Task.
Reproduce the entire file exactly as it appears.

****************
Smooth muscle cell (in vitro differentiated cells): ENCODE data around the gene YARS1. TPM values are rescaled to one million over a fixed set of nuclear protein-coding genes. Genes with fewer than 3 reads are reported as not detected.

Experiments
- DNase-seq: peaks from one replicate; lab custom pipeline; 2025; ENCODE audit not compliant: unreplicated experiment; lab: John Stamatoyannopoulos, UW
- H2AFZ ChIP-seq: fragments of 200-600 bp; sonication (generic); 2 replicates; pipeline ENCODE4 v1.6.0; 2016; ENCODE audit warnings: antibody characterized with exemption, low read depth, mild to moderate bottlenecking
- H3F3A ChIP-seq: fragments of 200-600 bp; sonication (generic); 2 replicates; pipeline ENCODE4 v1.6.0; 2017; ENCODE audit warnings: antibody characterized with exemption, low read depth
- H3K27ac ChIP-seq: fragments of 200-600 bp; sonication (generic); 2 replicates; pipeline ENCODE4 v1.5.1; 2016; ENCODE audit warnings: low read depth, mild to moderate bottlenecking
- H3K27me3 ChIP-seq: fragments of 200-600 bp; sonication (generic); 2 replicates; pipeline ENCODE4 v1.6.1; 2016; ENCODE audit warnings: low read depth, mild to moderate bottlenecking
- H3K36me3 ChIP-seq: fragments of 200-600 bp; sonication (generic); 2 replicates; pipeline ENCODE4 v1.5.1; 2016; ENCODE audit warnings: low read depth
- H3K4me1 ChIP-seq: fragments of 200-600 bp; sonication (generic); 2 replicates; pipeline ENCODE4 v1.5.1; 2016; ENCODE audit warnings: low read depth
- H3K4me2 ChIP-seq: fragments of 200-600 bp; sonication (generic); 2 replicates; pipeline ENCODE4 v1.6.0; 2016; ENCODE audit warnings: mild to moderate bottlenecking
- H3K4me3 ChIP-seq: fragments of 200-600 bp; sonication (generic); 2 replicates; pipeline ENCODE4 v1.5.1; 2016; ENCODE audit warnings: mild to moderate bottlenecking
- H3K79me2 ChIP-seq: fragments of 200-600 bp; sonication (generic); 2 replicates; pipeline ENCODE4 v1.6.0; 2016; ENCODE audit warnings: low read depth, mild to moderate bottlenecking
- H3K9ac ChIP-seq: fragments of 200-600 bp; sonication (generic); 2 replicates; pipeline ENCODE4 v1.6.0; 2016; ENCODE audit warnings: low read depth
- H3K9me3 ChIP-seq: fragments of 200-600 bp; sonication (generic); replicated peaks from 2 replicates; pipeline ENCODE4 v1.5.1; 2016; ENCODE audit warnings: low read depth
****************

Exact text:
Smooth muscle cell (in vitro differentiated cells): ENCODE data around the gene YARS1. TPM values are rescaled to one million over a fixed set of nuclear protein-coding genes. Genes with fewer than 3 reads are reported as not detected.

Experiments
- DNase-seq: peaks from one replicate; lab custom pipeline; 2025; ENCODE audit not compliant: unreplicated experiment; lab: John Stamatoyannopoulos, UW
- H2AFZ ChIP-seq: fragments of 200-600 bp; sonication (generic); 2 replicates; pipeline ENCODE4 v1.6.0; 2016; ENCODE audit warnings: antibody characterized with exemption, low read depth, mild to moderate bottlenecking
- H3F3A ChIP-seq: fragments of 200-600 bp; sonication (generic); 2 replicates; pipeline ENCODE4 v1.6.0; 2017; ENCODE audit warnings: antibody characterized with exemption, low read depth
- H3K27ac ChIP-seq: fragments of 200-600 bp; sonication (generic); 2 replicates; pipeline ENCODE4 v1.5.1; 2016; ENCODE audit warnings: low read depth, mild to moderate bottlenecking
- H3K27me3 ChIP-seq: fragments of 200-600 bp; sonication (generic); 2 replicates; pipeline ENCODE4 v1.6.1; 2016; ENCODE audit warnings: low read depth, mild to moderate bottlenecking
- H3K36me3 ChIP-seq: fragments of 200-600 bp; sonication (generic); 2 replicates; pipeline ENCODE4 v1.5.1; 2016; ENCODE audit warnings: low read depth
- H3K4me1 ChIP-seq: fragments of 200-600 bp; sonication (generic); 2 replicates; pipeline ENCODE4 v1.5.1; 2016; ENCODE audit warnings: low read depth
- H3K4me2 ChIP-seq: fragments of 200-600 bp; sonication (generic); 2 replicates; pipeline ENCODE4 v1.6.0; 2016; ENCODE audit warnings: mild to moderate bottlenecking
- H3K4me3 ChIP-seq: fragments of 200-600 bp; sonication (generic); 2 replicates; pipeline ENCODE4 v1.5.1; 2016; ENCODE audit warnings: mild to moderate bottlenecking
- H3K79me2 ChIP-seq: fragments of 200-600 bp; sonication (generic); 2 replicates; pipeline ENCODE4 v1.6.0; 2016; ENCODE audit warnings: low read depth, mild to moderate bottlenecking
- H3K9ac ChIP-seq: fragments of 200-600 bp; sonication (generic); 2 replicates; pipeline ENCODE4 v1.6.0; 2016; ENCODE audit warnings: low read depth
- H3K9me3 ChIP-seq: fragments of 200-600 bp; sonication (generic); replicated peaks from 2 replicates; pipeline ENCODE4 v1.5.1; 2016; ENCODE audit warnings: low read depth